FIG. 5 shows a perspective view partially in section of a structural shell being formed on a mandrel.
FIG. 6 shows a cutaway perspective view showing taping of an elongated stuctural member as practiced by this invention.
FIG. 7 shows an exploded perspective view partially in section of a structure incorporating three elongated structural members.
FIG. 8 shows the structure of FIG. 7 assembled and being wrapped with composite tape to form a unitized structure.
FIG. 9 shows a perspective view of the structure of FIG. 8 being wrapped circumferentially with composite tape.
FIG. 10 shows a section from FIG. 6 taken along lines 10--10.
FIG. 11 shows a sectional view taken along lines 11--11 of FIG. 9.
FIG. 12 shows a side elevational sectional view of an airplane cowling using an assembled three-dimensional composite structure.
FIG. 13 shows an enlarged fragmented sectional view of the joint between structures of FIG. 12.
FIG. 14 shows a fragmented sectional view of a radially extending fastener.
FIG. 15 shows a fragmented sectional view of a fastener extending endwise.
FIG. 16 shows a fragmented sectional view of an alternate embodiment for a fastener.
FIG. 17 shows a fragmented side view of the fastener of FIG. 16.
An engine cowling 10 as shown in FIG. 12 is an assembly of an inlet portion 12 and a structural portion 14. This cowling is representative of a three-dimensional monocoque open-ended annulus section, and it is not intended the invention be limited to a cowling.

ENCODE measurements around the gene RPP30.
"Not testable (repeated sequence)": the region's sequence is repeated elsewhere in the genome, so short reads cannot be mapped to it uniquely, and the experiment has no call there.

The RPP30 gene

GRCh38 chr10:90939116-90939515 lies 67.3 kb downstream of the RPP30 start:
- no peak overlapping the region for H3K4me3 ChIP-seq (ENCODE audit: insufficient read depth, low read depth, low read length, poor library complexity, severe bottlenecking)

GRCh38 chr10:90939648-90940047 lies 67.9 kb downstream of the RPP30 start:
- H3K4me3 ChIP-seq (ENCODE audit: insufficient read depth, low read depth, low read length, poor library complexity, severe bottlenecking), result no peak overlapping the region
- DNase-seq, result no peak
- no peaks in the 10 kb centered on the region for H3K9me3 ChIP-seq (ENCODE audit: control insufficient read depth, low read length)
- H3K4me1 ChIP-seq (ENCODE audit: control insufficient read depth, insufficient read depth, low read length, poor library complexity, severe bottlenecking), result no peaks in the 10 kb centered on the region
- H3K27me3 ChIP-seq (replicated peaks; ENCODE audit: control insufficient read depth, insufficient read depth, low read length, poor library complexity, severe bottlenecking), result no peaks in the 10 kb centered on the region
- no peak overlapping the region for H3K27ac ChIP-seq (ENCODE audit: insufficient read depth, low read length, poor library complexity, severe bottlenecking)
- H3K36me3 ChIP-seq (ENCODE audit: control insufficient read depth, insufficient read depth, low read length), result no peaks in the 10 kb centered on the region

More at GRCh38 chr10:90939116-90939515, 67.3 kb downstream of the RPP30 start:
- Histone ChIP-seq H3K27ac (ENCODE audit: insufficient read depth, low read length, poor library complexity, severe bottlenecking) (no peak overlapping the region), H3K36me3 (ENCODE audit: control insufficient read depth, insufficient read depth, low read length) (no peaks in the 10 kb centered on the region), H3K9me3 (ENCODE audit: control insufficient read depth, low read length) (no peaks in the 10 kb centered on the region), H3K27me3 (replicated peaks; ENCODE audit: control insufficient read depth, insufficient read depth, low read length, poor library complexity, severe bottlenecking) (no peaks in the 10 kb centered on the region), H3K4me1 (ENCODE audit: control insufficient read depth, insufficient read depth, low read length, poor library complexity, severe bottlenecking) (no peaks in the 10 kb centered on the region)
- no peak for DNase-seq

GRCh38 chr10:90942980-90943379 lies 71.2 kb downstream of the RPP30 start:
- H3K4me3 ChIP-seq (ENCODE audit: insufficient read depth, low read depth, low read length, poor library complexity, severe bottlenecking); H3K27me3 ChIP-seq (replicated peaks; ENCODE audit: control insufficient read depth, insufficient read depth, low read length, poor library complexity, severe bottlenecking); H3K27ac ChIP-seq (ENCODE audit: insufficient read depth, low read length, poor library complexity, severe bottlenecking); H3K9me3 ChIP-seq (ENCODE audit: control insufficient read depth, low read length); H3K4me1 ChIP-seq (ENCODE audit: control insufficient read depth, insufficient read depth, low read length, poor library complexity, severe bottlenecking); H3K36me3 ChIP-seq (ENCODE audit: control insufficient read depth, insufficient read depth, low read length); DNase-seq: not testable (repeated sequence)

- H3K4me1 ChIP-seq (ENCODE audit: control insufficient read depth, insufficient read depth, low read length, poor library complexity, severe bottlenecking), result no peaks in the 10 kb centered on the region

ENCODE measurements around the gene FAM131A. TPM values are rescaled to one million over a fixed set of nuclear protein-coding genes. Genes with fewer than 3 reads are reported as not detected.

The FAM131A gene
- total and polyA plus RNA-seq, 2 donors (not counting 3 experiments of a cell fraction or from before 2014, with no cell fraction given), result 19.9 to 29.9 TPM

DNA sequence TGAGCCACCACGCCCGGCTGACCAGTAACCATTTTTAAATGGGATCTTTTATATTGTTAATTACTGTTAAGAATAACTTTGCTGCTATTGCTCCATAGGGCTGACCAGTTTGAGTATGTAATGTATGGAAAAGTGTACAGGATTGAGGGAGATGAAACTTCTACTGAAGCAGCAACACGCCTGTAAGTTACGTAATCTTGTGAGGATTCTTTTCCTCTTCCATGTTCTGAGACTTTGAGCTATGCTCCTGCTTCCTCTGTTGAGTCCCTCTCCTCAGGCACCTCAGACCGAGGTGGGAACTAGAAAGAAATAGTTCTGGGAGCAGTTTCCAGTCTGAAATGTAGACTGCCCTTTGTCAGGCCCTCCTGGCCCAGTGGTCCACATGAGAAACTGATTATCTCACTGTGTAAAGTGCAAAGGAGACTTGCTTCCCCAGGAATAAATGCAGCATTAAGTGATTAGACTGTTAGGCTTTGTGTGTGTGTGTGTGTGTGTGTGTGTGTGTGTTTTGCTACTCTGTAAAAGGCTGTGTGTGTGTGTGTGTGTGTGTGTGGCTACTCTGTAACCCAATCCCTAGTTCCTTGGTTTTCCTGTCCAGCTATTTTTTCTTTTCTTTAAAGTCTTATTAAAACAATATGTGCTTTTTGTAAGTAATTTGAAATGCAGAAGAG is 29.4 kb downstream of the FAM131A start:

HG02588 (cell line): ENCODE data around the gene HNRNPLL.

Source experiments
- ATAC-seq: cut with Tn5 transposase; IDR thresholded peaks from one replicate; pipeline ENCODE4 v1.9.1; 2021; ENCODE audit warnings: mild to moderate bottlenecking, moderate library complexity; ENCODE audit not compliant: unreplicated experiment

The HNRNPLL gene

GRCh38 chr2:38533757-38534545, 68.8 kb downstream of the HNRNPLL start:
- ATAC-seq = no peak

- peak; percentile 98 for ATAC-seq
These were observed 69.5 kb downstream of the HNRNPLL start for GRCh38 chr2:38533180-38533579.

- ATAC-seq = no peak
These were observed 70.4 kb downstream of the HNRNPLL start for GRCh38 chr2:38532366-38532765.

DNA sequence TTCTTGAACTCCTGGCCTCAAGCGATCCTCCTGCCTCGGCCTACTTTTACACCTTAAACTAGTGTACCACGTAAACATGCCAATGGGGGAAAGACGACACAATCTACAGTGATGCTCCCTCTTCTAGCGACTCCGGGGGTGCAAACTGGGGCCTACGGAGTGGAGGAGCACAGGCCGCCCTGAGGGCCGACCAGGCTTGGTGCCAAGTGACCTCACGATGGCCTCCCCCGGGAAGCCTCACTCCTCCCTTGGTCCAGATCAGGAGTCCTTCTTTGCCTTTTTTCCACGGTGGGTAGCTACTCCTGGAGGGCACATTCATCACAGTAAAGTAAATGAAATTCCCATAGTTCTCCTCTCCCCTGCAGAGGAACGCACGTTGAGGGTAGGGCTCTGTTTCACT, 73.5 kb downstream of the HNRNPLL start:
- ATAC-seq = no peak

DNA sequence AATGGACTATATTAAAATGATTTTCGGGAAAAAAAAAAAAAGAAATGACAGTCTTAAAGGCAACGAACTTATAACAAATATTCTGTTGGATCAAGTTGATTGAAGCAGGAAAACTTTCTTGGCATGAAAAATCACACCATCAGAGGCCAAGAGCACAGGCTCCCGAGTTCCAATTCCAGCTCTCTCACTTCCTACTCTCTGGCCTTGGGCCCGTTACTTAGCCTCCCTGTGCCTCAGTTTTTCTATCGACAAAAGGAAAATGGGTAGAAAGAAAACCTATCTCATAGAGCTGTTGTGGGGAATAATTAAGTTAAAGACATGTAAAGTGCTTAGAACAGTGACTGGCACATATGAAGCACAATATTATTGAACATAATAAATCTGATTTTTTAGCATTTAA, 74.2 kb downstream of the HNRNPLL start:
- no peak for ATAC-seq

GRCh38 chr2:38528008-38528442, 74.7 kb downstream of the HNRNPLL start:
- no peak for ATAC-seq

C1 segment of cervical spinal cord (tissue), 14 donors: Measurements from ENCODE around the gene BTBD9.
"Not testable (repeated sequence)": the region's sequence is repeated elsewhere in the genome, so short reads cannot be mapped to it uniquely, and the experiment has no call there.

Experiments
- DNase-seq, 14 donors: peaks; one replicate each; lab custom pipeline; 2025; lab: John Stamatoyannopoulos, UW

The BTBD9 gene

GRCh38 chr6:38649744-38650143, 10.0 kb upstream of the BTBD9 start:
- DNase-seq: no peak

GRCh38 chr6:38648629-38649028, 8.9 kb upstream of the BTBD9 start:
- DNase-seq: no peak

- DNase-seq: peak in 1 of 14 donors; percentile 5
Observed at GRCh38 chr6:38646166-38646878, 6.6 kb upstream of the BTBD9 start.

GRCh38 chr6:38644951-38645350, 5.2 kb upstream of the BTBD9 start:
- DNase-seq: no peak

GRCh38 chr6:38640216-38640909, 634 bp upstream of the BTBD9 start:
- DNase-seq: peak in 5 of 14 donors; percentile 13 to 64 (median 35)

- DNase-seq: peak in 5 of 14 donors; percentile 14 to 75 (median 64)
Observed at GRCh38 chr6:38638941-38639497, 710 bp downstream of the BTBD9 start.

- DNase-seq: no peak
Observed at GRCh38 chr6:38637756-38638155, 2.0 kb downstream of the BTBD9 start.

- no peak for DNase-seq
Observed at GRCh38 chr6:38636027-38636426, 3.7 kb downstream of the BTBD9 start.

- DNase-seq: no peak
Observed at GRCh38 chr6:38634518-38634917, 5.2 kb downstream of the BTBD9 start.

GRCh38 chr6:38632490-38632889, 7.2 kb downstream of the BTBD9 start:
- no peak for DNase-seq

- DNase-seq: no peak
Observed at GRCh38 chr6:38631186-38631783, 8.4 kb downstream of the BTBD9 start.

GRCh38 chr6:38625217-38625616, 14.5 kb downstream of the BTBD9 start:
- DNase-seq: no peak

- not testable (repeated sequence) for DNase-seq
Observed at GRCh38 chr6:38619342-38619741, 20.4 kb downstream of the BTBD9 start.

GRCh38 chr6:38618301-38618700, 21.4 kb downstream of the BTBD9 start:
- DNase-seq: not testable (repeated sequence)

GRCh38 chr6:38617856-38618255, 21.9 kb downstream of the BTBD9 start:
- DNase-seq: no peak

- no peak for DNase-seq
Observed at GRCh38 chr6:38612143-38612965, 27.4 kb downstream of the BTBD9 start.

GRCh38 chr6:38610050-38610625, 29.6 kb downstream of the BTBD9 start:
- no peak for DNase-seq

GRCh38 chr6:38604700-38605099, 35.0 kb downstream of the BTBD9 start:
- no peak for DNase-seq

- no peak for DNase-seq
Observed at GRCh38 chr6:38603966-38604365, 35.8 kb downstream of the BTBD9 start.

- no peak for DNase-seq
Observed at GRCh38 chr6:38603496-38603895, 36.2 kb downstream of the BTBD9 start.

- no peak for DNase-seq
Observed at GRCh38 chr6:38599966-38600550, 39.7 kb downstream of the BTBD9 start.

The three-dimensional structure incorporates a reinforcement or rib as best shown in FIGS. 1 through 4. In FIG. 1 the rib 16 has a glass reinforced plastic half-section annular ring 18. This is a complete ring frame with a half cross section. A core material 20 is coated with an adhesive resin or plastic such as an epoxy and is placed in the half-section which was earlier coated with an adhesive. This core material may be any lightweight reinforcing material such as honeycomb, foamed plastic as here shown or egg crate spacers. A mating glass reinforced plastic ring 22 in a half-section is coated with an adhesive and placed on the core then cured to form the rib. Preferably, the half-section rings overlay each other. The formed rib preferably is circular in cross section, however, it may also be square, rectangular, oblong or annular. The formed rib is covered with a composite tape 24 spirally wound and extending essentially normal to the circumference. The tape has continuous filament composite fibers such as graphite running lengthwise along the tape. Composite fibers other than graphite may be used as long as the fibers may be wrapped on a relatively short radius without breaking. The tape has an adhesive plastic on one side 26 to permit bonding. This adhesive may vary according to the composite fibers being used. The tape is wrapped around the cross section until the full surface has been covered, then the resin is cured. In FIG. 2, another layer 28 of circumferentially wound composite tape is used.